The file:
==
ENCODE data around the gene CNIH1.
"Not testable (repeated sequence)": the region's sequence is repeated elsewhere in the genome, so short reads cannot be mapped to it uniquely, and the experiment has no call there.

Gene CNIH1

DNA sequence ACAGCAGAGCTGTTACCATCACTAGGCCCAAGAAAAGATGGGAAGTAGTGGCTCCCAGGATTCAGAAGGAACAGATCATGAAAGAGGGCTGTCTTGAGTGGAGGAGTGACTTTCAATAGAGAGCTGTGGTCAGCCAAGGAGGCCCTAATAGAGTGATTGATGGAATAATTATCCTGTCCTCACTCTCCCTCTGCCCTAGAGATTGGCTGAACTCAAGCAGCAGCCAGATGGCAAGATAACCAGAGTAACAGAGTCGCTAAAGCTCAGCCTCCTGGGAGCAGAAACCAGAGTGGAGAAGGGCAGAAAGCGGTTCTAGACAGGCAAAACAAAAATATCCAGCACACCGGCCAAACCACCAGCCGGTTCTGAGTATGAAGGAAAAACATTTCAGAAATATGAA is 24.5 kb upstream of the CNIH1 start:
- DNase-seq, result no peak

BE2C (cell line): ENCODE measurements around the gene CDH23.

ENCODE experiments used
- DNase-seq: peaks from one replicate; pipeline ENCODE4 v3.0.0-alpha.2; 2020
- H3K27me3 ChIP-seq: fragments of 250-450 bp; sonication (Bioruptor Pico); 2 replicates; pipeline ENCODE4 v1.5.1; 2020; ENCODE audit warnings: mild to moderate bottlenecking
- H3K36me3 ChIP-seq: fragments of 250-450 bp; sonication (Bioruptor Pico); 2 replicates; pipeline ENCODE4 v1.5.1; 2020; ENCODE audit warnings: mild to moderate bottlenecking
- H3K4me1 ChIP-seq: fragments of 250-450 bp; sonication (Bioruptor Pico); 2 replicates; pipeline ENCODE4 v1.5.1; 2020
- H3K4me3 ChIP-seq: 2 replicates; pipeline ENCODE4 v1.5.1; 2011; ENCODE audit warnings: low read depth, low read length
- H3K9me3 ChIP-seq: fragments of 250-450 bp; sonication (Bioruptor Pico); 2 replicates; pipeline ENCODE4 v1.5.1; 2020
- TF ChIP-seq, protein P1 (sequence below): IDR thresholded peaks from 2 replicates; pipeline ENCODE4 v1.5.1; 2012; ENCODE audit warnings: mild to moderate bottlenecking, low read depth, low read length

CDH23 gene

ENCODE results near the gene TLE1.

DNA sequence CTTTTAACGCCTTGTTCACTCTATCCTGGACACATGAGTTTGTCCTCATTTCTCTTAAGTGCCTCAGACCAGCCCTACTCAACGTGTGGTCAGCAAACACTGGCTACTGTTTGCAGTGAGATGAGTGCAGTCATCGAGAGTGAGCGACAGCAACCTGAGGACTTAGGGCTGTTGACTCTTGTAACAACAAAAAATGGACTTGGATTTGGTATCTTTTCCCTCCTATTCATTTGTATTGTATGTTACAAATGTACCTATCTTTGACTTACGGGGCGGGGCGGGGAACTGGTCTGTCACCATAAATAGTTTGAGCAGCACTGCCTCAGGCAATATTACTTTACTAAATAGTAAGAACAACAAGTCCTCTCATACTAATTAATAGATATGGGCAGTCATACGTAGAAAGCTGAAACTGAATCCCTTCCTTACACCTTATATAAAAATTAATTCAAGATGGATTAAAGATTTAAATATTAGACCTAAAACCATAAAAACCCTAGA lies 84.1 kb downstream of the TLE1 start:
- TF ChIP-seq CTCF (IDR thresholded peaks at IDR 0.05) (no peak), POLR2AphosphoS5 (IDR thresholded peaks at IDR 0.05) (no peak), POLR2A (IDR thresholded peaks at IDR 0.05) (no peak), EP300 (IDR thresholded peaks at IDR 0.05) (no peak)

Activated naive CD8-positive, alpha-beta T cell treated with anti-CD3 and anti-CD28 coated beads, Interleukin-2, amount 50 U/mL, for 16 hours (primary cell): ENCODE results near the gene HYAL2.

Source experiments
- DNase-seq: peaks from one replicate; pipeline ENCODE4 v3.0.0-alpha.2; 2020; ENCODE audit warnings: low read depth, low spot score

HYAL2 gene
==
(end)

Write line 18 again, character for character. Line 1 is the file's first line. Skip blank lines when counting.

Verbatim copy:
- TF ChIP-seq CTCF (IDR thresholded peaks at IDR 0.05) (no peak), POLR2AphosphoS5 (IDR thresholded peaks at IDR 0.05) (no peak), POLR2A (IDR thresholded peaks at IDR 0.05) (no peak), EP300 (IDR thresholded peaks at IDR 0.05) (no peak)